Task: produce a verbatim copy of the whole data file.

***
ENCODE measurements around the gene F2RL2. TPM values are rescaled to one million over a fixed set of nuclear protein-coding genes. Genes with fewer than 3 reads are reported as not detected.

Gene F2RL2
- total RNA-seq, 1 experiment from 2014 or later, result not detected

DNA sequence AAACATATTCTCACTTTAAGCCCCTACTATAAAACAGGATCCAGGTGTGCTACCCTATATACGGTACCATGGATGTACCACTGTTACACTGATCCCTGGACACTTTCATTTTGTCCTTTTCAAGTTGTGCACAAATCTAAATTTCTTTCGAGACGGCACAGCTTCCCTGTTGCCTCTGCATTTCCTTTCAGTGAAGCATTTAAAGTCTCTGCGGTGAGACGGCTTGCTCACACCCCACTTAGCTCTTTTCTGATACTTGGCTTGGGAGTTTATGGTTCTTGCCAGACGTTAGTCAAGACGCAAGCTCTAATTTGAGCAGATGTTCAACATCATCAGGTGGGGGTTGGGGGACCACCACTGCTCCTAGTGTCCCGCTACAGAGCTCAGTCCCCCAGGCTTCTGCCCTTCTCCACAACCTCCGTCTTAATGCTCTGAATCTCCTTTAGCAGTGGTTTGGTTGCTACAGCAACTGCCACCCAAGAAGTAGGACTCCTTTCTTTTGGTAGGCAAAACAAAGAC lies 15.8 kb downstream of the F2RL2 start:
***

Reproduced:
ENCODE measurements around the gene F2RL2. TPM values are rescaled to one million over a fixed set of nuclear protein-coding genes. Genes with fewer than 3 reads are reported as not detected.

Gene F2RL2
- total RNA-seq, 1 experiment from 2014 or later, result not detected

DNA sequence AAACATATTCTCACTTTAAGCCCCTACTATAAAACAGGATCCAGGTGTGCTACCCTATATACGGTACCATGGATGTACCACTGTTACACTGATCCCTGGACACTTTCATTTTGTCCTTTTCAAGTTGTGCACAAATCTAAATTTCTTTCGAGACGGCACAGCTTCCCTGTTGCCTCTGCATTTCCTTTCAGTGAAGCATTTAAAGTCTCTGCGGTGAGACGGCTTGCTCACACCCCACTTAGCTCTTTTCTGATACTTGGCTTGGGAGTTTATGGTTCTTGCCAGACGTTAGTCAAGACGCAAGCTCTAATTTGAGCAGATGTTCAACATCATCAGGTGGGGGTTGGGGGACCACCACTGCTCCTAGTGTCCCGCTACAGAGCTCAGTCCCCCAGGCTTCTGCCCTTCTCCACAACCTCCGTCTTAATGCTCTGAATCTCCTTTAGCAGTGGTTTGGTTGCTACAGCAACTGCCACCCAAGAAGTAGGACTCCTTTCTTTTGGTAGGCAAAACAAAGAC lies 15.8 kb downstream of the F2RL2 start: